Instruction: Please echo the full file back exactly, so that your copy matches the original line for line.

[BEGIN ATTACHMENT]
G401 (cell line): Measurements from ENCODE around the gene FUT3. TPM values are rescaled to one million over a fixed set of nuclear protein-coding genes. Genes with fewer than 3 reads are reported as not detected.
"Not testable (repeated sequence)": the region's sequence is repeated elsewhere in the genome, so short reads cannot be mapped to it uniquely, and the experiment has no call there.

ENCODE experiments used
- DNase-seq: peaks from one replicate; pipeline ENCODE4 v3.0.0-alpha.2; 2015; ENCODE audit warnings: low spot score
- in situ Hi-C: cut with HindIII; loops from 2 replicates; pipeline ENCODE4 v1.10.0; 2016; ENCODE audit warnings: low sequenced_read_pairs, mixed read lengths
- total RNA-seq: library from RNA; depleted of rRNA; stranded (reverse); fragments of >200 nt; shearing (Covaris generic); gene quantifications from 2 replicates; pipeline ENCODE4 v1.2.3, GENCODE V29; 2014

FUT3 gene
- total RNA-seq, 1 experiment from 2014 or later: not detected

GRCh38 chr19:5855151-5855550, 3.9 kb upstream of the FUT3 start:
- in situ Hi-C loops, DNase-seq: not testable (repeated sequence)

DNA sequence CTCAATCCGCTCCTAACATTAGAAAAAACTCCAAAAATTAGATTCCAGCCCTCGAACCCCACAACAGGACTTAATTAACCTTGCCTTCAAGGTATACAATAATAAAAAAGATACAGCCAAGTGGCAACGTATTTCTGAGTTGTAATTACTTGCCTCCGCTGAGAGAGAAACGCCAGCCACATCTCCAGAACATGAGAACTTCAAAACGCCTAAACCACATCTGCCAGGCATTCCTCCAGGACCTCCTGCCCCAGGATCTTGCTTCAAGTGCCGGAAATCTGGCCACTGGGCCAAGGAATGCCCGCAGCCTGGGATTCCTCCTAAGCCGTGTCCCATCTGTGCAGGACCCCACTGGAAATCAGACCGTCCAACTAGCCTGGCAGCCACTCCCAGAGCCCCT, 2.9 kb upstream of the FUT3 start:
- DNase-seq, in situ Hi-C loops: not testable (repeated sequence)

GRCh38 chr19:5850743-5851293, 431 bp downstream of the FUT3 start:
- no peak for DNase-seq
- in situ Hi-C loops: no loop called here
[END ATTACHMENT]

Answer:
G401 (cell line): Measurements from ENCODE around the gene FUT3. TPM values are rescaled to one million over a fixed set of nuclear protein-coding genes. Genes with fewer than 3 reads are reported as not detected.
"Not testable (repeated sequence)": the region's sequence is repeated elsewhere in the genome, so short reads cannot be mapped to it uniquely, and the experiment has no call there.

ENCODE experiments used
- DNase-seq: peaks from one replicate; pipeline ENCODE4 v3.0.0-alpha.2; 2015; ENCODE audit warnings: low spot score
- in situ Hi-C: cut with HindIII; loops from 2 replicates; pipeline ENCODE4 v1.10.0; 2016; ENCODE audit warnings: low sequenced_read_pairs, mixed read lengths
- total RNA-seq: library from RNA; depleted of rRNA; stranded (reverse); fragments of >200 nt; shearing (Covaris generic); gene quantifications from 2 replicates; pipeline ENCODE4 v1.2.3, GENCODE V29; 2014

FUT3 gene
- total RNA-seq, 1 experiment from 2014 or later: not detected

GRCh38 chr19:5855151-5855550, 3.9 kb upstream of the FUT3 start:
- in situ Hi-C loops, DNase-seq: not testable (repeated sequence)

DNA sequence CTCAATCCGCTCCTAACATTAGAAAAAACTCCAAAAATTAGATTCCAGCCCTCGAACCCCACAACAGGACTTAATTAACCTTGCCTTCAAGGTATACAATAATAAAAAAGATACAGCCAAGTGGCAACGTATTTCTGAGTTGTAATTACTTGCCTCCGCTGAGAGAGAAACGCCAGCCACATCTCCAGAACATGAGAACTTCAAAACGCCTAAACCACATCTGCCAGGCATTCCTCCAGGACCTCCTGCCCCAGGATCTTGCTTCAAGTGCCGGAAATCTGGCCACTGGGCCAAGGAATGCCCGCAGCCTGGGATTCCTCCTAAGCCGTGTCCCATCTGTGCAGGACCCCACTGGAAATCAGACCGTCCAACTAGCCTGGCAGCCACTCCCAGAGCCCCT, 2.9 kb upstream of the FUT3 start:
- DNase-seq, in situ Hi-C loops: not testable (repeated sequence)

GRCh38 chr19:5850743-5851293, 431 bp downstream of the FUT3 start:
- no peak for DNase-seq
- in situ Hi-C loops: no loop called here